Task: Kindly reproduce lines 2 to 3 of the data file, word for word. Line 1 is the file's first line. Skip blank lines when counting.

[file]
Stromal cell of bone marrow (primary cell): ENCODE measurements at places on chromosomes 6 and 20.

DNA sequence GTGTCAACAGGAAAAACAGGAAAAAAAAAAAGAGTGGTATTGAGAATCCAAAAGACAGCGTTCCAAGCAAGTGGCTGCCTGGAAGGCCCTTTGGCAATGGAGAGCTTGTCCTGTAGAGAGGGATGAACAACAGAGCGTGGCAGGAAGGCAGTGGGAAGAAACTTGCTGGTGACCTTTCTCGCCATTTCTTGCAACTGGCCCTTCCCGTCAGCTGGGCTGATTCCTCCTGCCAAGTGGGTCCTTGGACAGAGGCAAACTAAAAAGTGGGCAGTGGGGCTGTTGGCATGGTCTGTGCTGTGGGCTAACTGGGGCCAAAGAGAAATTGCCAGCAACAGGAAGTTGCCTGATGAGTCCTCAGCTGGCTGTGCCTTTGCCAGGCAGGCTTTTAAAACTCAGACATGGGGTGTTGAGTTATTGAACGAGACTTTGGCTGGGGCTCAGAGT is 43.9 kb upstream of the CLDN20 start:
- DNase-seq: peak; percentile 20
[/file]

DNA sequence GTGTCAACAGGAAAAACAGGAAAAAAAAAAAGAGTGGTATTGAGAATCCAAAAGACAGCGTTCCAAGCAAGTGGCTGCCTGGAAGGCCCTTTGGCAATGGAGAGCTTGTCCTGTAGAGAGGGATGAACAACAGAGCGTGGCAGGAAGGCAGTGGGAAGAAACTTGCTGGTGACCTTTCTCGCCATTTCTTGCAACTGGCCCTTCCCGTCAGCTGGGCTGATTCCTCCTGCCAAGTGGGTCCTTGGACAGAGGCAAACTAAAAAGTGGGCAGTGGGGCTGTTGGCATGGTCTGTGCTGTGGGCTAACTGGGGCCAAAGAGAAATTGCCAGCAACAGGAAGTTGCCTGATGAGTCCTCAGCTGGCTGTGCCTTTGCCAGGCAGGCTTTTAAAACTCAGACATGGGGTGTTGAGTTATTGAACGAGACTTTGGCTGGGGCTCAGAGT is 43.9 kb upstream of the CLDN20 start:
- DNase-seq: peak; percentile 20